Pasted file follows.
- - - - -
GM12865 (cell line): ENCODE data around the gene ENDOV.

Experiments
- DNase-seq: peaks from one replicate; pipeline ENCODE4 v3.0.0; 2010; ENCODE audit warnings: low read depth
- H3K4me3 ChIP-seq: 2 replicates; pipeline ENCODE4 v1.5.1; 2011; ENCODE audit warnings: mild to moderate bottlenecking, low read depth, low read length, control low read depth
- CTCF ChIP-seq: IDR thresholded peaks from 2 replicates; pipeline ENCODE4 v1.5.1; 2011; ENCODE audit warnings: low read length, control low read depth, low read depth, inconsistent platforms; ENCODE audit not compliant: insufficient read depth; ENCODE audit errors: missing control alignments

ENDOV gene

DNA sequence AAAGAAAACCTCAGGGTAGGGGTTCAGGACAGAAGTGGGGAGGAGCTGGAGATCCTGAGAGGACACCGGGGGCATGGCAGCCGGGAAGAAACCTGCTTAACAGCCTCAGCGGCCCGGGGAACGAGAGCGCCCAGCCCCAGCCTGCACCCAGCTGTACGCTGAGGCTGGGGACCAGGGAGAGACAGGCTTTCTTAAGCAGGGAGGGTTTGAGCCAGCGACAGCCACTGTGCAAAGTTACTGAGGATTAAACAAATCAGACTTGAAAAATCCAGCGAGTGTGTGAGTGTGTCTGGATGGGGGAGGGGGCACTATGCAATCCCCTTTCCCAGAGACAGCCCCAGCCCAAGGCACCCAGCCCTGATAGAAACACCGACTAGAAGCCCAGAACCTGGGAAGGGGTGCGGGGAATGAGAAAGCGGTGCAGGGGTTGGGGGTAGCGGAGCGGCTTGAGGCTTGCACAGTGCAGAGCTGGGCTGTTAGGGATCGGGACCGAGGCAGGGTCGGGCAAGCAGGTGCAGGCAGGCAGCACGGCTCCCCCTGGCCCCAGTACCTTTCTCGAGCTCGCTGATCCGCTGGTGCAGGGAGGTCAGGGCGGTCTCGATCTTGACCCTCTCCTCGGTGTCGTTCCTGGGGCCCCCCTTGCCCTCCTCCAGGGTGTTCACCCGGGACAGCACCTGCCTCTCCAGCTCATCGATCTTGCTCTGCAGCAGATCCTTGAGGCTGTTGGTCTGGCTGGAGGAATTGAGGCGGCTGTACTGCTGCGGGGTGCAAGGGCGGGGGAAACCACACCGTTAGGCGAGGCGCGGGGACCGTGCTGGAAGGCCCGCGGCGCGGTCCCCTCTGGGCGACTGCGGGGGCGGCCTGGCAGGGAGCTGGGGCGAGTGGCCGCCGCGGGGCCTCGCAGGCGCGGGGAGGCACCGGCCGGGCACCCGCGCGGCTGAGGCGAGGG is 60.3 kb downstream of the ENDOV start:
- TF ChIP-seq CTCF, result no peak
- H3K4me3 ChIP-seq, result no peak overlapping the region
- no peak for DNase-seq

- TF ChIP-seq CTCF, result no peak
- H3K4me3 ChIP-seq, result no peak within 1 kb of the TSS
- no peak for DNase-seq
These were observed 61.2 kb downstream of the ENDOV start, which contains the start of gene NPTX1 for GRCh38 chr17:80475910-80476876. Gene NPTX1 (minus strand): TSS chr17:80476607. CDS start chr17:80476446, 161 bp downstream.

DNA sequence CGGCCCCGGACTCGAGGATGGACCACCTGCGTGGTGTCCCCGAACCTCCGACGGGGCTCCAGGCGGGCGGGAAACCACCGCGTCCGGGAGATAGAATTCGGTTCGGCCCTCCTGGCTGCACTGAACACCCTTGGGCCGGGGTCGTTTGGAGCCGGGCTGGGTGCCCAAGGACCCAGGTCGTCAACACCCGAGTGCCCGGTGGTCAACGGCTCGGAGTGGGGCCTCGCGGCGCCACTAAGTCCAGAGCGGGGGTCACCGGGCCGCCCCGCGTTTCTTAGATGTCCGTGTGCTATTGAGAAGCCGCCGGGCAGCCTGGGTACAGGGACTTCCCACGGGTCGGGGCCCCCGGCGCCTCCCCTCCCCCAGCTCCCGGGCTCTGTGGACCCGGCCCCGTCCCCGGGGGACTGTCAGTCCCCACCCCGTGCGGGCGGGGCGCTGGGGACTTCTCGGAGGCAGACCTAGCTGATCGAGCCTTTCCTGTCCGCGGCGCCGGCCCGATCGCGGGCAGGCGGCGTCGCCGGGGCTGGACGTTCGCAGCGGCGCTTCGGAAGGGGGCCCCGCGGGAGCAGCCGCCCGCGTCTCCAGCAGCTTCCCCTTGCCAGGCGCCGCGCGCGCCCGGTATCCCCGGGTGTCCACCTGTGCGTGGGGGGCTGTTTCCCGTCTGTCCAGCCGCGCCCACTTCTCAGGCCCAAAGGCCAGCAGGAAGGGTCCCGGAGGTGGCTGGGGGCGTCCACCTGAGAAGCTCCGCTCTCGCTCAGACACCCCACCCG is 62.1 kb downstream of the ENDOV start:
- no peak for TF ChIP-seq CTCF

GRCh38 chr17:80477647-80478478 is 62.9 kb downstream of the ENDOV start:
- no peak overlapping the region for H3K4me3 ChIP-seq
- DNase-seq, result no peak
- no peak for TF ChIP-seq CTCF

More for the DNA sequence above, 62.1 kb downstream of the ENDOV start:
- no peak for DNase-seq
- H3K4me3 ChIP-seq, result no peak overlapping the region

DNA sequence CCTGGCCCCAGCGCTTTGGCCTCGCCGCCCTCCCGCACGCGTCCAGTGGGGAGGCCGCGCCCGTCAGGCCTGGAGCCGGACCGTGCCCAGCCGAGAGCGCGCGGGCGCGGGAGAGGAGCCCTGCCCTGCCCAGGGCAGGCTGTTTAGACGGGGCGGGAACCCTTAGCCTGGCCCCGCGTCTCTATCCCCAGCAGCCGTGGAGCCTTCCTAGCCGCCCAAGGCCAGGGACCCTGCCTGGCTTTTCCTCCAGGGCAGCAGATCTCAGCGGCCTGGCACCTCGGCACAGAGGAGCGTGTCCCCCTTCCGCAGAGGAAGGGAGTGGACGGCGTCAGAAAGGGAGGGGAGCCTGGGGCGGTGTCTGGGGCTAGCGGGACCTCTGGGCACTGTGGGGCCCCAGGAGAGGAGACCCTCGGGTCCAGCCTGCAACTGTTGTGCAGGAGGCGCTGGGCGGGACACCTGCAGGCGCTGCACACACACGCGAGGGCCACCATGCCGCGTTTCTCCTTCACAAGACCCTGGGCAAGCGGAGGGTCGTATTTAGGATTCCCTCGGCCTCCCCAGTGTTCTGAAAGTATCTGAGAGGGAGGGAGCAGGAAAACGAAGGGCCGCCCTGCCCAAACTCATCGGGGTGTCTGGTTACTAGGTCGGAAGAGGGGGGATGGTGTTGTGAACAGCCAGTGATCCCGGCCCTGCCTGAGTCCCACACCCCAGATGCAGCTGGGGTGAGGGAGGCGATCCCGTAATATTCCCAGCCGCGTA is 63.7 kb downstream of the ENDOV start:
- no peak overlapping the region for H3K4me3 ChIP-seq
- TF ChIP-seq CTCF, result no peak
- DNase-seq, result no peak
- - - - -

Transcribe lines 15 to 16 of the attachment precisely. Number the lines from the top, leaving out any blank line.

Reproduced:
DNA sequence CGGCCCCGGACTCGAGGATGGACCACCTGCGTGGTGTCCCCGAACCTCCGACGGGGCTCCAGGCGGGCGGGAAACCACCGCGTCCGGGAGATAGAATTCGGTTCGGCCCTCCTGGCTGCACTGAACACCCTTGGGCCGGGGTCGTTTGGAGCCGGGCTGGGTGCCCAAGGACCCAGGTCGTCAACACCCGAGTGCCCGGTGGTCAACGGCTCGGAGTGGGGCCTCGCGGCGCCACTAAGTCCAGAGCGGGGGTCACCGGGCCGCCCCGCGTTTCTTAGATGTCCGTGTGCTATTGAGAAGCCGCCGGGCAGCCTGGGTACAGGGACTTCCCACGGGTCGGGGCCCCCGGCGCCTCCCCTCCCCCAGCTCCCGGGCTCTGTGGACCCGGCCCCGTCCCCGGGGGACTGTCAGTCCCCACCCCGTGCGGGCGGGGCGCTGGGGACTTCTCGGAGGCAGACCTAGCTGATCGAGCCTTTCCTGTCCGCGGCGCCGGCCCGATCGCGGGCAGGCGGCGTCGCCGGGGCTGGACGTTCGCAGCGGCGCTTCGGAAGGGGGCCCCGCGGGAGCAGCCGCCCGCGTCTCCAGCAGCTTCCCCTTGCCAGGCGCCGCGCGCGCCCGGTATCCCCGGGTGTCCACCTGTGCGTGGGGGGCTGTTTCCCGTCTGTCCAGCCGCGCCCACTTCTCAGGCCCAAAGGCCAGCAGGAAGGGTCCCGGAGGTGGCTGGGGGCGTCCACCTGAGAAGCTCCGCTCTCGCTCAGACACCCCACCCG is 62.1 kb downstream of the ENDOV start:
- no peak for TF ChIP-seq CTCF